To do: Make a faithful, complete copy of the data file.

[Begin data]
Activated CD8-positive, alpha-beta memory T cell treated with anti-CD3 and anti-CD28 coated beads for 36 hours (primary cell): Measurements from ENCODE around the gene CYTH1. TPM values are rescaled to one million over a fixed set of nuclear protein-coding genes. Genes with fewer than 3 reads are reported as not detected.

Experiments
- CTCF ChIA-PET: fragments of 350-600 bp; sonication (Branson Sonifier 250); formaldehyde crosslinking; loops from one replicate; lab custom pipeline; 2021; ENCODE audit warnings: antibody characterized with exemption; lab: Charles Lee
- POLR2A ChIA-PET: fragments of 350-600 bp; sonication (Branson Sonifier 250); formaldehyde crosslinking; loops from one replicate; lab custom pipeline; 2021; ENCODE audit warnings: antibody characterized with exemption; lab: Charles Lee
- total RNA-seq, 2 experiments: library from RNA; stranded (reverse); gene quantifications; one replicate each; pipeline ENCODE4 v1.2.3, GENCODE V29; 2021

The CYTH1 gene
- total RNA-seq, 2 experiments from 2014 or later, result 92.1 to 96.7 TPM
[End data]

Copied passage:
Activated CD8-positive, alpha-beta memory T cell treated with anti-CD3 and anti-CD28 coated beads for 36 hours (primary cell): Measurements from ENCODE around the gene CYTH1. TPM values are rescaled to one million over a fixed set of nuclear protein-coding genes. Genes with fewer than 3 reads are reported as not detected.

Experiments
- CTCF ChIA-PET: fragments of 350-600 bp; sonication (Branson Sonifier 250); formaldehyde crosslinking; loops from one replicate; lab custom pipeline; 2021; ENCODE audit warnings: antibody characterized with exemption; lab: Charles Lee
- POLR2A ChIA-PET: fragments of 350-600 bp; sonication (Branson Sonifier 250); formaldehyde crosslinking; loops from one replicate; lab custom pipeline; 2021; ENCODE audit warnings: antibody characterized with exemption; lab: Charles Lee
- total RNA-seq, 2 experiments: library from RNA; stranded (reverse); gene quantifications; one replicate each; pipeline ENCODE4 v1.2.3, GENCODE V29; 2021

The CYTH1 gene
- total RNA-seq, 2 experiments from 2014 or later, result 92.1 to 96.7 TPM